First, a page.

Warming up and learning | NevadaAppeal.com

Warming up and learning

Kelli Du Fresne
Appeal City Editor
photos by Kelli Du Fresne/Nevada Appeal Ubehebe Crater at Death Valley National Park is about 2,000 years old. It was created when groundwater heated by magma turned to steam and exploded. The crater, a half mile across and 500 feet deep, spewed rock over a six-square-mile area.
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Learning something new everyday is the foundation of being a journalist. That said, it’s generally no surprise when it happens. Recently I learned where the phrase “I’ll be there with bells on” comes from; that there generally aren’t 20 mules in a 20-mule team; how it is that a rainbow appears in the clouds on an otherwise clear day and where to find the largest difference in altitude in the continental U.S.

All this was learned while touring Death Valley National Park a few weekends ago with my husband on the Harley while really trying not to learn much at all.

My goals for the weekend were to warm up and see some wildflowers. But, of course, you can’t get warm without wondering what the temperature is. When you find that out, you want to know just how hot it gets and on and on. The record high for Death Valley is 134 degrees set July 10, 1913. The record low was 15 degrees set Jan. 8, 1913. The highest ground temperature was 201 degrees set July 15, 1972, temps were recorded in the area of Furnace Creek.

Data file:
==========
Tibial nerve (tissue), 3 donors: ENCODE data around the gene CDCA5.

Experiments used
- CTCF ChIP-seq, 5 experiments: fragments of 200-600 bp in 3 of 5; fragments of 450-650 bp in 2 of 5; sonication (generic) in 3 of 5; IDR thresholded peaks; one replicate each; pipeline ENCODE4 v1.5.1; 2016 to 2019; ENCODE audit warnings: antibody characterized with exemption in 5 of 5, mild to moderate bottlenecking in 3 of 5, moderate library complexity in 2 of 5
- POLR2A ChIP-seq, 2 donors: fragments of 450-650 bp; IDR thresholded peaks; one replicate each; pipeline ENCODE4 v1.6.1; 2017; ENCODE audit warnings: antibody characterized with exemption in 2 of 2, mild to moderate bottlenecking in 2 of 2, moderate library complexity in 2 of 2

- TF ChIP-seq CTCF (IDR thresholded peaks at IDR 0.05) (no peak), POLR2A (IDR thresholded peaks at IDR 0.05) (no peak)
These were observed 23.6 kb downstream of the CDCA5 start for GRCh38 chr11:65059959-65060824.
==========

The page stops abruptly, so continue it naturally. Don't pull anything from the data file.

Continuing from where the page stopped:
From Dante’s View, I learned the farthest distance from valley floor to peak in the continental U.S. is 11,331 – from Badwater Basin, 282 feet below sea level, to Telescope Peak, 11,049 feet above sea level – twice the depth of the Grand Canyon

At the Borax Museum, I found out that there are only 18 mules in a 20-mule team. A pair of horses were hitched to the wagon’s tongue because they won’t follow mules. In order to bring the top-heavy wagons around the curves without tipping them over, the mules do some fancy side steppin’, which balances the load as the horses keep the wagon steady. Here I also learned one origin of the bells saying. It comes from the wagon-and-team days. If you arrived with your bells on, you had made it without incident. If there was an incident, you gave your bells away to the fellow who helped you out of your predicament.

Lastly, we saw an amazing rainbow in the clouds. It was perched high up surrounded by blue sky. The National Geographic Web site had a photo that was sort of what I think I saw, really I’m not a weatherwoman, they called it a circumhorizontal arc, and said it’s a rare sight.

According to the Web site, “the sight occurs only when the sun is very high in the sky (more than 58 degrees above the horizon). What’s more, the hexagonal ice crystals that make up cirrus clouds must be shaped like thick plates with their faces parallel to the ground.

“When light enters through a vertical side face of such an ice crystal and leaves from the bottom face, it refracts, or bends, in the same way that light passes through a prism. If a cirrus’s crystals are aligned just right, the whole cloud lights up in a spectrum of colors.”

No idea if I’m right, about the rainbow in the clouds, but I learned something just the same.

• Kelli Du Fresne is city editor for the Nevada Appeal. Contact her at kdufresne@nevadaappeal.com or at 881-1261.

If you go

WHAT: Death Valley National Park, Nevada and California

WHERE: About 400 miles south of Carson City via Highway 395 and Highway 136 to California Highway 190.

INFORMATION: (760) 786-3200 or http://www.nps.gov/deve

FEES: Vehicle $20; motorcycle/bicycle $10